Creams that feature liquor ice, grapeseeds, golden chamomile, and horse chestnut have vasoconstrictor properties that reduce erythema and telangiectasia (Lemmel, 2009). Green tea reduces the papules and pustules; conversely, niacinamide (in vitamin B3 form) improves the function of the skin barrier and reduces redness. Aloe vera and chamomile reduce irritation and inflammation, respectively. These natural therapies require further clinical trials, as they may induce adverse effects, especially when combined with prescribed medication (Adams, Coven, Grippe, 2016).

Research has been identifying several active ingredients that can provide relief and increase comfort to patients with telangiectasias; as such, floral waters (e.g., witch hazel, orange blossom, or cherry laurel) are recommended to soothe the reactive skin of rosacea patients. Nowadays, interest is primarily focused on flavonoids, which have vasculotropic and antioxidant effects. The long list of flavonoids include hesperidin methyl chalcone; Vitis vinifera; Centella asiatica and Melilotus officinalis stimulate microcirculation; Ruscus aculeatus with anti-edema action and a microcirculation protector; Vaccinum mirtilus, which reduces capillary fragility; Ginko biloba; and licorice extract, which acts as an anti-irritant (Guerrero, 2011; Lemmel, 2009), among others.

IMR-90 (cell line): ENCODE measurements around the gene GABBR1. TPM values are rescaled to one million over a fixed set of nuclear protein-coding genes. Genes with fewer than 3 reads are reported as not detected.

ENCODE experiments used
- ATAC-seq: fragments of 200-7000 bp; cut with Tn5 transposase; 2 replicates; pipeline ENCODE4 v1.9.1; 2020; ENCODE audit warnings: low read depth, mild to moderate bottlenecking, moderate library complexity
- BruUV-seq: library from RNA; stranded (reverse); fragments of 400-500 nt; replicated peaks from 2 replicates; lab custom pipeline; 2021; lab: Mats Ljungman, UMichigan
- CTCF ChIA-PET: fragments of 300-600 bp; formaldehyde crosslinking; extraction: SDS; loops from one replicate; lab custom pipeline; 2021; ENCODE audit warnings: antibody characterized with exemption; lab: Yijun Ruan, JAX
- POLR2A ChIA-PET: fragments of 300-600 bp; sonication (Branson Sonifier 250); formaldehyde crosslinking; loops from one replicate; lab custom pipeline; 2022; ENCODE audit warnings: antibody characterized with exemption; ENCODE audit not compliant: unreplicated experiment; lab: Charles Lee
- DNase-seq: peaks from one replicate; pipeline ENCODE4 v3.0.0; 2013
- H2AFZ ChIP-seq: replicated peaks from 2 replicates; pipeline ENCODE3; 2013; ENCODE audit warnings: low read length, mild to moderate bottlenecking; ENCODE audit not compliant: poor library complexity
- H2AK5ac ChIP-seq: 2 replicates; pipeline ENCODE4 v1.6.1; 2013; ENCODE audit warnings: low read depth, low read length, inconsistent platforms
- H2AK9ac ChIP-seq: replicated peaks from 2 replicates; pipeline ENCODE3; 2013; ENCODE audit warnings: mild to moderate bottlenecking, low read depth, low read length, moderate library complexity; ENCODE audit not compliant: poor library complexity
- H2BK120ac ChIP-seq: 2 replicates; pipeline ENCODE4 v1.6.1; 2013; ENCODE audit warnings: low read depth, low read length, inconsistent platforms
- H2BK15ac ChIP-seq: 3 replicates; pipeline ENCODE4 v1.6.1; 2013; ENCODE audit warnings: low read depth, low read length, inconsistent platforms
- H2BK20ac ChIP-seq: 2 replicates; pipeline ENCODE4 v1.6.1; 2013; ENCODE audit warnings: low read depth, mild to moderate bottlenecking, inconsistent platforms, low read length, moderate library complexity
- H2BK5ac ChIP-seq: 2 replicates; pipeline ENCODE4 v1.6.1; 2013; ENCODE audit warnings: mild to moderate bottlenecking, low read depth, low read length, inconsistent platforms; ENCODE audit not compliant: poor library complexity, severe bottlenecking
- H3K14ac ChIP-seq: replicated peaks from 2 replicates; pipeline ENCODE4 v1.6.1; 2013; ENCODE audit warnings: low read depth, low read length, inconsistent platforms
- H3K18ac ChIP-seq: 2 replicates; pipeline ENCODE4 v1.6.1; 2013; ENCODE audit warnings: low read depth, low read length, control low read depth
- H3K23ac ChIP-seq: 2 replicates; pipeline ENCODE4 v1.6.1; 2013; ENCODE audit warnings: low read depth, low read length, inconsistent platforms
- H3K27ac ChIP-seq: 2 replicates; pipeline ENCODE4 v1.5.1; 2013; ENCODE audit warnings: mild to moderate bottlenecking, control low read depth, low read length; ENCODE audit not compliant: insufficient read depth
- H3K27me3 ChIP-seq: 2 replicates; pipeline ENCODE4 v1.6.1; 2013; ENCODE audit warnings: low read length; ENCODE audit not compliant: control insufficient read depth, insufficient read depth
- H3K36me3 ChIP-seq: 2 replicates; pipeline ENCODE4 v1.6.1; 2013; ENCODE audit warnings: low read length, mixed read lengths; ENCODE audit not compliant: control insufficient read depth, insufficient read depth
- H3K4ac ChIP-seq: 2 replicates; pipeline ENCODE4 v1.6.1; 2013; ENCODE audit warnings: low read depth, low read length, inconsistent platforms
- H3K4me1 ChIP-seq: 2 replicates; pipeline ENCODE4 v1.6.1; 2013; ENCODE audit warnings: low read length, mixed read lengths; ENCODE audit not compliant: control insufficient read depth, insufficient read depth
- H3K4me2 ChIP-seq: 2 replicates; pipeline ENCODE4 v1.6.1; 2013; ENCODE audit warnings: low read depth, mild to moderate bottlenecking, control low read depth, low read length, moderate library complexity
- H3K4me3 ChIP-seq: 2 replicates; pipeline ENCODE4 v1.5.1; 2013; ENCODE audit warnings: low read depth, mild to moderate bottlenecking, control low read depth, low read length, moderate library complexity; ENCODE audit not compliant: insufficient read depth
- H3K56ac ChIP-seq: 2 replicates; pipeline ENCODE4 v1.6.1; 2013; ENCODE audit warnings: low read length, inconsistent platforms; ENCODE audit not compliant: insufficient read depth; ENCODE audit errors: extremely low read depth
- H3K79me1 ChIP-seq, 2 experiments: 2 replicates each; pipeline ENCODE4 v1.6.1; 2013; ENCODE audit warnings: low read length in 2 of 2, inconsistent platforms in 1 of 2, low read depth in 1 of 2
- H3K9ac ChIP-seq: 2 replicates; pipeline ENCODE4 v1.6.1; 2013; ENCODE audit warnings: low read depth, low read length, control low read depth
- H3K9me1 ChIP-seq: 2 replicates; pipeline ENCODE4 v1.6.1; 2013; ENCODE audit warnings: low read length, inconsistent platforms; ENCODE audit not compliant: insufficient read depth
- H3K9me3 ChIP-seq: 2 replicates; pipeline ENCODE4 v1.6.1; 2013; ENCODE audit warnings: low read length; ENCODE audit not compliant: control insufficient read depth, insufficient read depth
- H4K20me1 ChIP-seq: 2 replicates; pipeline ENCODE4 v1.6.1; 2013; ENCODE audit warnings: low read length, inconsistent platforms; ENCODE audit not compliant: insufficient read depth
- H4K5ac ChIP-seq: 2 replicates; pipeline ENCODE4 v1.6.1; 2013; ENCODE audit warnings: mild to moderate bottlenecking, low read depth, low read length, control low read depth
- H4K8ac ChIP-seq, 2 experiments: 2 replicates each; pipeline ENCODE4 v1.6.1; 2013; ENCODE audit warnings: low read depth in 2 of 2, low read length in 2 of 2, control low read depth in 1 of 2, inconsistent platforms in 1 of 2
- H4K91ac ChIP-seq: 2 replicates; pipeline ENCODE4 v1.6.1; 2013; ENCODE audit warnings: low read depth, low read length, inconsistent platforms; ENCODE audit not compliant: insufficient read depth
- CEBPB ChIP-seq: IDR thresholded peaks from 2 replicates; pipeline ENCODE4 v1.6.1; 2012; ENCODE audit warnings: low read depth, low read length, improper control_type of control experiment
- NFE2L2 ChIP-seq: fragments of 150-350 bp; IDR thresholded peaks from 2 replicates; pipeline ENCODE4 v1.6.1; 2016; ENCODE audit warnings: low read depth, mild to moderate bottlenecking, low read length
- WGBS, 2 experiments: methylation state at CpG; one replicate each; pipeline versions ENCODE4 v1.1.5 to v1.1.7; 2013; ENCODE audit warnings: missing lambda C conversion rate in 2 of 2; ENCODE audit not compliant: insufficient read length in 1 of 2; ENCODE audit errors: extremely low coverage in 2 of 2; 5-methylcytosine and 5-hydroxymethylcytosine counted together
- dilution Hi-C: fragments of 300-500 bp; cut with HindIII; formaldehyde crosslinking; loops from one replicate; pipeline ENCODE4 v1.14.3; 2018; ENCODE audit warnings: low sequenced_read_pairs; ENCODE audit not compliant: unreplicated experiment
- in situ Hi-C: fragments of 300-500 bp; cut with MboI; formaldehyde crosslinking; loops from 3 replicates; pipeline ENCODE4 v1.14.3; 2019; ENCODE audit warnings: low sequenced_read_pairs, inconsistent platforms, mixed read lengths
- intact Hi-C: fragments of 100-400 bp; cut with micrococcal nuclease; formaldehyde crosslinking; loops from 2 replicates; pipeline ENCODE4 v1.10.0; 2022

SOCIAL AND PSYCHOLOGICAL IMPACTS OF ROSACEA